The following account is based on a true story. The name of the person has been changed to protect their identity. Here we go…
I remember like it was yesterday. My family were rushing to the scene, and there was nothing I could do to stop it. I just kept staring from behind the door, until I saw my sister emerge through the corner of my eye. I looked away instantly, but my ears stayed pressed. My program director had begun speaking to them. I knew it was only a matter of time before they knew what I had done.
I didn’t mean to do it. It just came out. I heard the words being said: “Karan was caught trying to get in front of a car.” At that instant, the little bit that I held on to shattered like a cosmic explosion. I felt truly ready to go.
But my ear continued to pick up sounds. I could hear my dad and my sister. They were mumbling about how much they had always done for me. They wouldn’t say it outright, but I knew what they were thinking. Not only was I ungrateful, but I’d also tried to take “the coward’s way out.” Words cannot describe how terrible I felt at that moment. Just like that, I didn’t just want death. I also wanted a brutally painful death. Like putting a piece of glass through my throat, as I sputtered a sea of blood, and strained out my last breaths.
Next thing I knew, I was in a room with them. My sister, my father, and my brother-in-law (but he was sort of a third fiddle). The doctor wore a pristine white coat, like the only pure life form in the room. I couldn’t even look at them. I just wanted to go out with the worst bang I could think of. Finally, the doctor spoke. He said to my father, “Mr. Franc. What would you like to say to your son?”
I could feel a shiver running through my body. It would have been rude of me to flex even the smallest muscle, after what I’d done. The doctor spoke again. This time, he said to me, “Karan, would you like to respond to that?” The emotions inside me stoked and fizzled in rapid succession. All at once, I felt both subdued and anxious. On the outside, I was almost catatonic.
Suddenly, the doctor asked my family to leave the room, and then he said to me: “Karan, do you think you were always given everything?”
“No,” I said, like a brittle snowflake. Then, I cleared my throat, and resounded in a more manly voice, “No.”
“Okay, what didn’t he give you?”
I just had to say, one last time, to anyone who could hear. “He never listened.”
“I see. What do you mean he never listened?”
“Whenever I told him that everything was falling apart for me, he’d say I was being moody and negative for no reason. I’d get mad that he couldn’t just listen to what I was saying. Then, he’d get pissed himself and leave.”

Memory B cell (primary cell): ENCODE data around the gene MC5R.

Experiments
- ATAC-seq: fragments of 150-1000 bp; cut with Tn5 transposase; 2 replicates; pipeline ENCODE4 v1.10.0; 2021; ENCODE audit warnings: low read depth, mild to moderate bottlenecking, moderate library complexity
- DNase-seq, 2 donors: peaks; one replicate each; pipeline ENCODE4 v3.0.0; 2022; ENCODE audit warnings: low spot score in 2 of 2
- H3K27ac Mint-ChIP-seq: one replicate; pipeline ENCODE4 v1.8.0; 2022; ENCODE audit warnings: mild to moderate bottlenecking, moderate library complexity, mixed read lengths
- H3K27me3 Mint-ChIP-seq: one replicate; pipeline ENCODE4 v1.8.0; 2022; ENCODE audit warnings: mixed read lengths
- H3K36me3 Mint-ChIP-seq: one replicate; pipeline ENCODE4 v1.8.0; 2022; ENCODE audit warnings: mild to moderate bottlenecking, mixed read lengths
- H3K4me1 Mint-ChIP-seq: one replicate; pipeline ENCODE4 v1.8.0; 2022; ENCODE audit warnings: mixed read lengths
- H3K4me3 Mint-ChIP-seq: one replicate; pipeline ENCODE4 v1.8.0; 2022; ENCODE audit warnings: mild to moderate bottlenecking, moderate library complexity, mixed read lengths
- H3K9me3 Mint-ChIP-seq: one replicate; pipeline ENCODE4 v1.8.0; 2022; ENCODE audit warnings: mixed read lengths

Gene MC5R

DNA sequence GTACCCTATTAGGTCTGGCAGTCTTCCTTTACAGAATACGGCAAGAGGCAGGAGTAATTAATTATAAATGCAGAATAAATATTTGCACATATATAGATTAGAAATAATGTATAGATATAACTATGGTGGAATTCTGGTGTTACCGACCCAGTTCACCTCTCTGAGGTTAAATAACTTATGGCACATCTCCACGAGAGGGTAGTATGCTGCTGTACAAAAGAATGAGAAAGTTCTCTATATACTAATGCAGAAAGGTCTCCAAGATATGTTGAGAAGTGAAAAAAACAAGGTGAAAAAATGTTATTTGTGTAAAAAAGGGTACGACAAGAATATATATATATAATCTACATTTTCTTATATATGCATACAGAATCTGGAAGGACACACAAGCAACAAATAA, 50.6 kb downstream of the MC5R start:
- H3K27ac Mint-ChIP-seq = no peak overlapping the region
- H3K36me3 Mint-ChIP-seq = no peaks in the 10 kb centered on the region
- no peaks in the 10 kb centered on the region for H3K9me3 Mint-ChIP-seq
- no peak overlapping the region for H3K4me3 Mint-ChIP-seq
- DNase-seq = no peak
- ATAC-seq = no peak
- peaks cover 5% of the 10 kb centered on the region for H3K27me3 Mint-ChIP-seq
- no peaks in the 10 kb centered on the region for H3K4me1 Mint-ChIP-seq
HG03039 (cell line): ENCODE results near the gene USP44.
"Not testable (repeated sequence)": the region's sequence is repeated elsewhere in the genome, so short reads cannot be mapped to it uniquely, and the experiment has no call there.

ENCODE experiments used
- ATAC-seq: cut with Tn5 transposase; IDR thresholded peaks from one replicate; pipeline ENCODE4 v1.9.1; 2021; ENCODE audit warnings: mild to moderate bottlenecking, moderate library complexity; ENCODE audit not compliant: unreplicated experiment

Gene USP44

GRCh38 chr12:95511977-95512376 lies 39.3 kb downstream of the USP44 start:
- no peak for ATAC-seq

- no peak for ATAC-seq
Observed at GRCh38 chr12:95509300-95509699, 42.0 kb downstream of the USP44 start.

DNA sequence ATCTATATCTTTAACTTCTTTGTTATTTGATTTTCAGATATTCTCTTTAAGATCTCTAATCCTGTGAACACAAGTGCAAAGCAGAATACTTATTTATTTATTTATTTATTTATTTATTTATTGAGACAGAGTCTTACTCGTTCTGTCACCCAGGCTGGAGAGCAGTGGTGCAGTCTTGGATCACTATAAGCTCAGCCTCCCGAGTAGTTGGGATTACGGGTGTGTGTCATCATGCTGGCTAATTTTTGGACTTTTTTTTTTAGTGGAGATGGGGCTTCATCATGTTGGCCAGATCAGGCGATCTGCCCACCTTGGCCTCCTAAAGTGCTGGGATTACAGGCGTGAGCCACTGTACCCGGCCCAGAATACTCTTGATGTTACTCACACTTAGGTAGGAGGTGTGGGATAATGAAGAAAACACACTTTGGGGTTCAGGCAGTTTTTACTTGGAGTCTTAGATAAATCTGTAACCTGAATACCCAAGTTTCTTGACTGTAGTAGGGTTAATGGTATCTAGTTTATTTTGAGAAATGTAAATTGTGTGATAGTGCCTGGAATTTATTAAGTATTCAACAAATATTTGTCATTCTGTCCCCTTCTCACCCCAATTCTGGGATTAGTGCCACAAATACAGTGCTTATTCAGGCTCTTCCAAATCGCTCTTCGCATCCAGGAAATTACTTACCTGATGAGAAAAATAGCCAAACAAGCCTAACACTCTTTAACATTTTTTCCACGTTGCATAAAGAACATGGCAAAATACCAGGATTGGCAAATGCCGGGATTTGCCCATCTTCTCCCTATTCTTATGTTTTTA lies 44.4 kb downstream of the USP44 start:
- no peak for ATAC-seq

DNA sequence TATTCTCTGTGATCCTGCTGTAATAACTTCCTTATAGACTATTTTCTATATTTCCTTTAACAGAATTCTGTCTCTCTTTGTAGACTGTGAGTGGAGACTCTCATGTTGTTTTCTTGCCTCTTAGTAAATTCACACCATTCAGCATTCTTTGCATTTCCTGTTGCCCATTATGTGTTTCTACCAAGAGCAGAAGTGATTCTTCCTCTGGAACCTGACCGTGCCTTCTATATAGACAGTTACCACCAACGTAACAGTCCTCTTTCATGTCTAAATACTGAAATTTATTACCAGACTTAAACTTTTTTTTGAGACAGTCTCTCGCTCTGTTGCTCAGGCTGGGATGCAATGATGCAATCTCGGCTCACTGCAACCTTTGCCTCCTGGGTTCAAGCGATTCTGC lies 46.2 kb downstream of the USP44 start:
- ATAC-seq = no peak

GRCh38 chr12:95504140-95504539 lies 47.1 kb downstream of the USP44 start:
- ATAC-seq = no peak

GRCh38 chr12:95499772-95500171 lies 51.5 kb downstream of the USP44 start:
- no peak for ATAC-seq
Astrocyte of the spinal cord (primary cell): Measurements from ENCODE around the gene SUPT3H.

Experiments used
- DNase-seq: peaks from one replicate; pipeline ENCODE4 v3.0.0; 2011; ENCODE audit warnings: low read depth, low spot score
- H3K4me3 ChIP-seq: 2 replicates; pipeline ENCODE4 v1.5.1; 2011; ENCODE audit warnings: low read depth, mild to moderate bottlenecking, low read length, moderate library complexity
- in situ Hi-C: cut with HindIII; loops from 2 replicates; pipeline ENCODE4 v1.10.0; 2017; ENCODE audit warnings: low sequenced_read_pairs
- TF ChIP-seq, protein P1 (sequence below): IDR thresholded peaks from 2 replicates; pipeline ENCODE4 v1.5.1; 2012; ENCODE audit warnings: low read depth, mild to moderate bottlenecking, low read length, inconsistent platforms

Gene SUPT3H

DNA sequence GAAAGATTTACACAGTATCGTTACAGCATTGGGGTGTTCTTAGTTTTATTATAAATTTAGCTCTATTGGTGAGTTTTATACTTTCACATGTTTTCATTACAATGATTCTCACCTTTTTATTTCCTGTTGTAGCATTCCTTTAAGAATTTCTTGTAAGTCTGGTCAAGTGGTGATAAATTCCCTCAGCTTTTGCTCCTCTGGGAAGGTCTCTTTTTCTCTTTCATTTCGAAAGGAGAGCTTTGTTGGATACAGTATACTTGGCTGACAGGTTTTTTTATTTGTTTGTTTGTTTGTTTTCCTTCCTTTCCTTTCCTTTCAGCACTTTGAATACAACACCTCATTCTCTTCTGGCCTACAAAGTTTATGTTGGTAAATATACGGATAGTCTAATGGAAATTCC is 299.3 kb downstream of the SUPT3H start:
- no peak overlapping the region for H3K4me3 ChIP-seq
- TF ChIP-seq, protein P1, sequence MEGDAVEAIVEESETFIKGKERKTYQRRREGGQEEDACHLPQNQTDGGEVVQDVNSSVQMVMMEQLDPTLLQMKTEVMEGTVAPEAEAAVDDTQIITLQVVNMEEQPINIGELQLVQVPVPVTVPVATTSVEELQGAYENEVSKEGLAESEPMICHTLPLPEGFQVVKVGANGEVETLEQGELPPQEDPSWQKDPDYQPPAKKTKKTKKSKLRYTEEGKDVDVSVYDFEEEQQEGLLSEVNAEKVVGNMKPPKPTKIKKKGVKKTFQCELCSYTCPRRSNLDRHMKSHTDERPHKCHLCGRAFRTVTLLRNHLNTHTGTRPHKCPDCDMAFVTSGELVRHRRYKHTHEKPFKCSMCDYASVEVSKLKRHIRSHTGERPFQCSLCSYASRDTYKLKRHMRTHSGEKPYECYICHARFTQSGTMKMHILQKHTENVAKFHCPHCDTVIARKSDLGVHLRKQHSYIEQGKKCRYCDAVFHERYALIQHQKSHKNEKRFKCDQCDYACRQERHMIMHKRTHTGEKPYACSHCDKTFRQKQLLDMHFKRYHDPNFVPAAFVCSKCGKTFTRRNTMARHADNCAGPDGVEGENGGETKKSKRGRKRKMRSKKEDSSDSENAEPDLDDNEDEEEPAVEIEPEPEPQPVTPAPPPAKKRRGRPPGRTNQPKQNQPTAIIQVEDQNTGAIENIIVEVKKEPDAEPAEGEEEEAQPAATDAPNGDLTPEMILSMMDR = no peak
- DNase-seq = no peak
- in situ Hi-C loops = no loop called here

The doctor didn’t say anything. So I continued.
“He’d come back after a while, looking like a puppy and say so innocently (and sweetly) that he was doing his best. That he was trying to be patient with me. I mean he was doing a lot. He was cooking for me, trying not to yell at me I suppose, trying to help me with my college work, all that. But “patient” would be listening to what I had to say. Ignoring the only real conversation to be had and coming back again and again to look like a puppy and be sweet is NOT patience. He never… not once… even bothered to LISTEN TO A WORD I WAS SAYING. He was only doing what he wanted to do for me. Not what I needed him to do for me. He doesn’t even know what being there for someone means! It’s not being sweet to them after dismissing their concerns, it’s not friggin shooting down their concerns in the first place!”
At this point, I had broken into tears.
Next, the doctor asked me, “Why is all up to him to make you feel better? I mean he needs to feel good too, doesn’t he?”
My blood rushed through my skin, and I screamed. “Karan, I’m sorry things are tough!” How hard is that? That’s all he friggin needed to say! If I didn’t wanna respond, then he could just give me a hug and walk away. How hard is it to do this? The nerve of that man saying he was being ‘patient’ with me. He never even friggin listened, forget doing that long enough to call it ‘patience’!!!”… “He’s the one who has his shit together. I’m the one losing everything here!”
By now, I had started to get violent… “Everything!! Still, he can’t fuck his pride long enough to simply say I’m sorry, you’re having a hard time! Instead of Oh what about how bad I’m feeling even though a million other things in my life are going right for me!!!”
That’s when I heard the door open, and my dad stepped in. Apparently I was screaming so loud that he’d heard everything. The doctor sat pretty like Cleopatra, posing before all the drama he was enjoying for free. My dad knelt before me. He took my hand. I didn’t know what to think or feel. His hand reached out to wipe my tears and then, he spoke. “Karan, I’m sorry I never listened.”
It was happening.
“I thought I was being there for you. I guess I just didn’t know what it really meant to be there for someone. I never meant to shoot you down and then come back and be sweet later. I promise I will listen to you, and I promise I will truly be patient with you this time.”
When you’re being there for someone, don’t do only what you want to do for them. Listen to them. Find out what they need. Then try to give it to them. Or, at the very least, don’t make them out to be a “drama queen” for not having that need. If nothing else, just say “I’m sorry things are tough right now” and then give them a hug. It’s really not that hard. You could save someone’s life, someone’s day, someone’s week. You could muster up confidence in them when they’ve lost every single ounce of it.